DR. FELDMAN'S work is a notable addition to the books which deal with physiology. As in them, so in this volume, the reader is impressed by the great change which the past decade has wrought in the content of physiological science, and especially in the predominance of physics, of mathematics, and of chemistry which is so noticeable. Here and there one comes upon pages occupied almost entirely Iith mathematical formulie. Dr. Feldman's book has all these charaacters; but it has also another feature, which is novel: it brings to the study of the physiology of the child (up to puberty) a consideration of the conditions of life which exist before birth, and an evaluation of the effect which the process of birth itself has upon these conditions. It has in this respect and for this reason what one might term a fructifying novelty. It sweeps into the scope of child physiology not only the vital processes of fcetal life, which differ merely in details from those which prevail after birth, but also those of embryonic life, which are so manifestly unlike physiology that we commonly call them “embryology”, as if they were something apart; and it travels still further back towards the origins of things and brings in the physiology of the germ or heredity, which it requires an effort of the mind to associate with physiology at all. With so novel an outlook and so enlarged a sphere, it is impossible that everything should be exact and beyond argument; much must remain for a time uncertain, and theories will abound, and do abound, within the cover of this book. For example, the statement that the normal new-born infant is in a condition resembling acidosis is not by any means secure against attack, as a research by Sehom, made so recently as 1919, shows.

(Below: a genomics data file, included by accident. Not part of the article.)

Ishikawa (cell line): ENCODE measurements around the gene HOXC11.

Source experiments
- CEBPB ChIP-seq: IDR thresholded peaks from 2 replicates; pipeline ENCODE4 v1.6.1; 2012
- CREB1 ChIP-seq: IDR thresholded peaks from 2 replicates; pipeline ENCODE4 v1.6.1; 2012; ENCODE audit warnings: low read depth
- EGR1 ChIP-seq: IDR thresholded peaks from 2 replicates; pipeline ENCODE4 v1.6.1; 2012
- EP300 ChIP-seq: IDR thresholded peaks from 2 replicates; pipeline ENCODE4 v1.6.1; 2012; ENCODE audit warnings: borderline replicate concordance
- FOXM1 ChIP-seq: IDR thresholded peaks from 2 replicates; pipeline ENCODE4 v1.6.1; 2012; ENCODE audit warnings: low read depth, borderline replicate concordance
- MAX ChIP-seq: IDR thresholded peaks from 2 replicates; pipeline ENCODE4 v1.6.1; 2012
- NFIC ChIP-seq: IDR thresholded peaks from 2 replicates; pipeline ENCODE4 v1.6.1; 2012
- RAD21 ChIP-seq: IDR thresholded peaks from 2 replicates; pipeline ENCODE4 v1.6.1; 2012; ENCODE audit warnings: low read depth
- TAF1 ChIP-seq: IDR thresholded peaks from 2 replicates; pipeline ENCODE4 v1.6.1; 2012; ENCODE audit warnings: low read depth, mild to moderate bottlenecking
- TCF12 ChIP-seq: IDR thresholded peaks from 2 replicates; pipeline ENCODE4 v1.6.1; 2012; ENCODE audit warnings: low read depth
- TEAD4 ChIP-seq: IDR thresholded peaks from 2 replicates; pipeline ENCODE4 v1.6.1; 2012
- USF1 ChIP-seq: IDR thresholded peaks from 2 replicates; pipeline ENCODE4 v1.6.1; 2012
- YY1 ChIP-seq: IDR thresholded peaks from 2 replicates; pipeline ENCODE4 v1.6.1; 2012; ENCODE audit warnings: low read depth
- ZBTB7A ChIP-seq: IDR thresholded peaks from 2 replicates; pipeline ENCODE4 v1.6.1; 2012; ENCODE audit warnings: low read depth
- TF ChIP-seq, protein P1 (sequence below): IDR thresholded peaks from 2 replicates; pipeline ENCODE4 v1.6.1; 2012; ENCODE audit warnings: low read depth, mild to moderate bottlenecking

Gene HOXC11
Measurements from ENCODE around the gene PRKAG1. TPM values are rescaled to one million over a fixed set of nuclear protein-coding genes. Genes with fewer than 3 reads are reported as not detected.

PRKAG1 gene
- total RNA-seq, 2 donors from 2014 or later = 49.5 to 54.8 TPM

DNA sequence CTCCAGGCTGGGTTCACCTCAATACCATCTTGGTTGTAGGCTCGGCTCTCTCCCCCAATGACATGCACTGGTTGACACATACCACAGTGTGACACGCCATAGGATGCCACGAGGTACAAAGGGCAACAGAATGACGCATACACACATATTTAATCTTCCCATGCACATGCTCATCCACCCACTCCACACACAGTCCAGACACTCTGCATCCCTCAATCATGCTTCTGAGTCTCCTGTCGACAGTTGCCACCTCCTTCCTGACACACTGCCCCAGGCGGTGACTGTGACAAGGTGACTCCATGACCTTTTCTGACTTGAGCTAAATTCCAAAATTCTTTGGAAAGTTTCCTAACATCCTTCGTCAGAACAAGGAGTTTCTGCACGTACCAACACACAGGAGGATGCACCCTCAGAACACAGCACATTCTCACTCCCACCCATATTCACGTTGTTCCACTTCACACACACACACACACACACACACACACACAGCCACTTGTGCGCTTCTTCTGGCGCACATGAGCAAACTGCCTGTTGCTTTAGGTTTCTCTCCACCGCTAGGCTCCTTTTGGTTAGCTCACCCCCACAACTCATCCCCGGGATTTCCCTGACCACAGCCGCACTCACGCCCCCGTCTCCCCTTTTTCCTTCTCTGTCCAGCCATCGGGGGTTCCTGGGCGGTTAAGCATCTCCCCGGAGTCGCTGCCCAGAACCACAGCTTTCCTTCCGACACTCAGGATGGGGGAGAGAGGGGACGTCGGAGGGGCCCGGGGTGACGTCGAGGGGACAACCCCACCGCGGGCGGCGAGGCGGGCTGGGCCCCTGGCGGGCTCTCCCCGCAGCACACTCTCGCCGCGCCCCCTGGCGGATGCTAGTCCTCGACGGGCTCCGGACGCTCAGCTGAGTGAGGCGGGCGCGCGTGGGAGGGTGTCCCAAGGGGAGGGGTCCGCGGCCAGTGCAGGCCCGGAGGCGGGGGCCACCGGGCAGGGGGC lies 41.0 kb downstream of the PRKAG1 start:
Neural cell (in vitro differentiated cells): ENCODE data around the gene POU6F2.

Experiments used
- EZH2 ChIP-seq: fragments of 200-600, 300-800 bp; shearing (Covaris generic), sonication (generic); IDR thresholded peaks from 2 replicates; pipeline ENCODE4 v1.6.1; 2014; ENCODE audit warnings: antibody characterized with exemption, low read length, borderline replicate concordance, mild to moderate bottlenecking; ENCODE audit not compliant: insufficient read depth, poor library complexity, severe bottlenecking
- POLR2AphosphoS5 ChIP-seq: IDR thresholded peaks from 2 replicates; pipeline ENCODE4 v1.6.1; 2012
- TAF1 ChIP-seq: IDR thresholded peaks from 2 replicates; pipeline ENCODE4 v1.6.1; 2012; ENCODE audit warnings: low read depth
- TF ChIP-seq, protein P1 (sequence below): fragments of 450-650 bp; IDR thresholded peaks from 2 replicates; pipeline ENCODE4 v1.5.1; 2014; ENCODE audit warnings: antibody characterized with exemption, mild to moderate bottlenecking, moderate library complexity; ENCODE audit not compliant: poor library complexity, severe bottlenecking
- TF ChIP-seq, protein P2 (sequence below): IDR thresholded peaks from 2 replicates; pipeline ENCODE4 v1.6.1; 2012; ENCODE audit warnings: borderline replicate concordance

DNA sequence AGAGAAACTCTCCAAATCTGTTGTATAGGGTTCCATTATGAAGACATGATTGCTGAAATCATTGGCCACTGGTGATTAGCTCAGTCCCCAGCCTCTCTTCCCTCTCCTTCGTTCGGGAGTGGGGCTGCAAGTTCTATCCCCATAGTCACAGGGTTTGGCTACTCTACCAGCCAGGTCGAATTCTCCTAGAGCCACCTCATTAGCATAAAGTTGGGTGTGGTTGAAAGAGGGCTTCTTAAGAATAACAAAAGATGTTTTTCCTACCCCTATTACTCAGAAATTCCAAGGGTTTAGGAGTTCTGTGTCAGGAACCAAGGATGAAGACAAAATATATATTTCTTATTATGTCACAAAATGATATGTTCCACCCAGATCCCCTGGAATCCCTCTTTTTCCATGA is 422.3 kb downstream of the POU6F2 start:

The Principles of Ante-Natal and Post-Natal Child Physiology: Pure and Applied.
By W. M. Feldman. Pp. xxvii + 694 + 6 plates. (London: Longmans, Green, and Co., 1920.) Price 30s. net.
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B., J. The Principles of Ante-Natal and Post-Natal Child Physiology: Pure and Applied . Nature 105, 638–639 (1920). https://doi.org/10.1038/105638a0